2013 Rolls Royce Wraith review, test drive
14th Nov 2013 10:02 pm
A sporty Rolls-Royce may sound like an oxymoron, but that’s exactly what the new Wraith is. We investigate.
“At 60 miles per hour, the loudest noise in this new Rolls-Royce comes from the electric clock.” David Ogilvy’s rather inspired turn of phrase has come to define the prestigious brand in the minds of millions around the world. You simply do not hear anything in a Rolls-Royce. And that’s why, as I drive through some spectacular Austrian alpine countryside in the latest addition to the range, I’m feeling a bit confounded. You see, I’ve just heard a Rolls-Royce engine sounding like it means business, and it somehow doesn’t feel wrong. Will the world stop turning now?
While it will take a lot more than one perplexed motoring journalist to make the world stop turning, all it takes is one spectacular- looking, stunningly fast Rolls-Royce motorcar to make heads turn, even in one of the wealthiest parts of the world. It makes a substantial impression, this sub-five-second car named after a disembodied spirit. The most powerful Rolls ever built, the Wraith.
It’s only so often that an all-new model is conceived behind the hallowed doors at Goodwood, so before the covers came off the Rolls-Royce Wraith at Geneva earlier this year, the anticipation was immense and intense. And this car lived up to the hype. Based on the same chassis as the Ghost, the two-door luxury coupé stays true to its roots while seamlessly moving the brand into the 21st century with élan. The unmistakable Rolls-Royce grille remains proudly in place, but the Spirit of Ecstasy is now tilted forward by five degrees – a subtle reinforcement of the Wraith’s ‘coiled to spring’ stance. It’s this stance (viewed best from the rear three-quarter or in profile) that defines the Wraith, setting the tone for its performance on tarmac.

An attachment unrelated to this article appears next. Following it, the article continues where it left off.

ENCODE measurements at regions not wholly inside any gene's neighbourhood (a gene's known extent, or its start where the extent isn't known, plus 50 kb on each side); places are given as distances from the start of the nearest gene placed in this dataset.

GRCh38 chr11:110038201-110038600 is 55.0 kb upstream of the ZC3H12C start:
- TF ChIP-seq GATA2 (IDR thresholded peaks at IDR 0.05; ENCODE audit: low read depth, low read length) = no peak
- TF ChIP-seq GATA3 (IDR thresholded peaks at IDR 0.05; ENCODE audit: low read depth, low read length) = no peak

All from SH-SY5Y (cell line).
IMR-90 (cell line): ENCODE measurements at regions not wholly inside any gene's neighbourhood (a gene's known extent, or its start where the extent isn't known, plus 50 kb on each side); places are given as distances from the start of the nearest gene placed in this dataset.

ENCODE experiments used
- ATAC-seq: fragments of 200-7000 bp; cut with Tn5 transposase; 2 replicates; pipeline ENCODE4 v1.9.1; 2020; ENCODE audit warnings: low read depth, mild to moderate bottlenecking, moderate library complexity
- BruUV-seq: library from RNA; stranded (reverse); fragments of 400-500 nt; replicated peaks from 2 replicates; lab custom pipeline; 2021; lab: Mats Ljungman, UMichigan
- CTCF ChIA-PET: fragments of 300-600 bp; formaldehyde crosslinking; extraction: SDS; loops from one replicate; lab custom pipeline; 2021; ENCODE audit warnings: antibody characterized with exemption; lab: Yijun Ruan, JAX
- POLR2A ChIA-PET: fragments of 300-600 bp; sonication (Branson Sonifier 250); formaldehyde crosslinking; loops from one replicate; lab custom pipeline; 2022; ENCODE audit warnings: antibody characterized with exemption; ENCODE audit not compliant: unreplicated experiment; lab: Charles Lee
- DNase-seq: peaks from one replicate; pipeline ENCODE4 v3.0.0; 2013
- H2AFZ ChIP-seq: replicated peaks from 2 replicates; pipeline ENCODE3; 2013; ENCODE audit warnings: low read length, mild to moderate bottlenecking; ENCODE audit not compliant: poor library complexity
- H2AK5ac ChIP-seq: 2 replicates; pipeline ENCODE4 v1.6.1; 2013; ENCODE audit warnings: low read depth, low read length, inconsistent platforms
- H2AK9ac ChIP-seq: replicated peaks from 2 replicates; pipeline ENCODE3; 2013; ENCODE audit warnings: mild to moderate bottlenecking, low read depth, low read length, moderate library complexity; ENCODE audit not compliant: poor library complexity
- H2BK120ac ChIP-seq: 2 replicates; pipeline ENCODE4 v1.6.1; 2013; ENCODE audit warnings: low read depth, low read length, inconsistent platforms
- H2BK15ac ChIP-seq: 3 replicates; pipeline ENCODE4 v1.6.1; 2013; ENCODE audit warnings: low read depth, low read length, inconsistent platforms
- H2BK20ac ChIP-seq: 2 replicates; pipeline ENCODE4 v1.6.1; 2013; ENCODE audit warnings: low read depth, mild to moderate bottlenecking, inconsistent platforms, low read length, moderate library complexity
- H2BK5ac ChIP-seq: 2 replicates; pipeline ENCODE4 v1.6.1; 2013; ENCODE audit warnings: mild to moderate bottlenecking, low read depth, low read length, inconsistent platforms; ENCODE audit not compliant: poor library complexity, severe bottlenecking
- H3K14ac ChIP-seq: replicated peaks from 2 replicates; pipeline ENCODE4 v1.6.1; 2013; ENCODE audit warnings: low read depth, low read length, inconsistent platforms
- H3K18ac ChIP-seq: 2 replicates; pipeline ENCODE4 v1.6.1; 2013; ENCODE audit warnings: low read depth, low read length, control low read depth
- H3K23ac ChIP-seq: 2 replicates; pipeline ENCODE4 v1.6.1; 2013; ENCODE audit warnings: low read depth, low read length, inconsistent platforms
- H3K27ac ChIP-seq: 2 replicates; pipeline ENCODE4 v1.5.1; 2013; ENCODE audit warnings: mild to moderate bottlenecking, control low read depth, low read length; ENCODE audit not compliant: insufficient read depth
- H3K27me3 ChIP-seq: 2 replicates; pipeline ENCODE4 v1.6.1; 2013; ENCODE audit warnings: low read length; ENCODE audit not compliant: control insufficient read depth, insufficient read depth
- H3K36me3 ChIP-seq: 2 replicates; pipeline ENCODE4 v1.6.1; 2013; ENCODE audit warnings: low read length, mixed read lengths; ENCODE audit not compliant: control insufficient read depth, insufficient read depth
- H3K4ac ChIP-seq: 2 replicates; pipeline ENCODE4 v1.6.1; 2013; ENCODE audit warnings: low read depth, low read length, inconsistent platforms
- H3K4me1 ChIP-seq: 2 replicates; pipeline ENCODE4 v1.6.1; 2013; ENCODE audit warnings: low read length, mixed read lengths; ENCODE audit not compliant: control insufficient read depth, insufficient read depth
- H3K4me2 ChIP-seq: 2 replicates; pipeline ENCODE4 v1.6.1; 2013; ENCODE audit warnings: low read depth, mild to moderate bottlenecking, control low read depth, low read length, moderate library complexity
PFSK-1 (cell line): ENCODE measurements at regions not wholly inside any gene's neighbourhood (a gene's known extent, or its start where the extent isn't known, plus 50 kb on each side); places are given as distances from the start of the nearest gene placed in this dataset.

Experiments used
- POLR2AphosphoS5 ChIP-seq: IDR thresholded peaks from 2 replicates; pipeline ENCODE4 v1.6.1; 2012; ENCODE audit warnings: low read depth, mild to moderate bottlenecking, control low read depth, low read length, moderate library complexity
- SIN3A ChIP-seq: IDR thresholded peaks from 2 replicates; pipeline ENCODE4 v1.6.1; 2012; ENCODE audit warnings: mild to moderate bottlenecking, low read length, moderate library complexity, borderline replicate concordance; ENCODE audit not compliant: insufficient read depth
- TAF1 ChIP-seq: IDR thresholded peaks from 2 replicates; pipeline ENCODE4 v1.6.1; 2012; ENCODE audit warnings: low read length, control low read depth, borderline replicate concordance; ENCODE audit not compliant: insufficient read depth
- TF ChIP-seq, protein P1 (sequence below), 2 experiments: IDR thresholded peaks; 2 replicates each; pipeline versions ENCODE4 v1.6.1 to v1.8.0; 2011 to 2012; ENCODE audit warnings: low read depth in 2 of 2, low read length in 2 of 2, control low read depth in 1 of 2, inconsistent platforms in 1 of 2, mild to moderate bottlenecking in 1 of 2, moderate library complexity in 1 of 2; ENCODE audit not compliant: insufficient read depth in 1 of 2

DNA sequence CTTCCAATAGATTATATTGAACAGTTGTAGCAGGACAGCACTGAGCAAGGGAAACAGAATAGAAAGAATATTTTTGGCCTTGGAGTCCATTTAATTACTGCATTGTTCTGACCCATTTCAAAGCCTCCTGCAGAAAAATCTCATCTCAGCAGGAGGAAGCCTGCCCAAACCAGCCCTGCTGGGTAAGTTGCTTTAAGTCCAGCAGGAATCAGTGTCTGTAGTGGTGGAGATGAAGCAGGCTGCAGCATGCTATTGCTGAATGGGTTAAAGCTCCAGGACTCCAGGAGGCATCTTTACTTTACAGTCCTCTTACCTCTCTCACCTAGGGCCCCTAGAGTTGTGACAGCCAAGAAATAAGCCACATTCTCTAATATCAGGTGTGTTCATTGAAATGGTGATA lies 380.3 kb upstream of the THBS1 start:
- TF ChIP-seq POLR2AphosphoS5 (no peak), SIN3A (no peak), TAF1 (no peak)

The cabin also lives up to the high expectations. The leathers are Phantom grade, the ‘starlight’ headliner is an optional extra and the veneer panelling uses a new open-grain canadel form that evokes the feel of the decks of luxury yachts. The dash and control layout are pretty similar to the Ghost, but there are some differences too. The steering wheel is a bit thicker and the seats are a bit more, dare I say it, sporty. The Wraith may be a coupé, but the wide doors and sliding front seats offer easy access to the rear seats, which are spacious and comfortable, even for six-footers. Yes, this coupé is a proper four-seater.
What’s more, the Wraith also gets what Rolls-Royce says is the most advanced car audio system in the world (a full technical briefing on just the acoustics can take more than a few hours). Take my word for it – it could make my singing sound Grammy-worthy.
Sound. That takes us back to the beginning and to the heart of the new Wraith. The BMW 7-series-sourced 6.6-litre bi-turbo V12 puts out 624bhp, and a whopping 81.5kgm of torque that’s available from just 1,500rpm. Floor the throttle and the Rolls pauses, hooks up and explodes with a turn of speed that is quite disconcerting, especially from a 5.3m long, almost 2m wide and close to three-tonne car.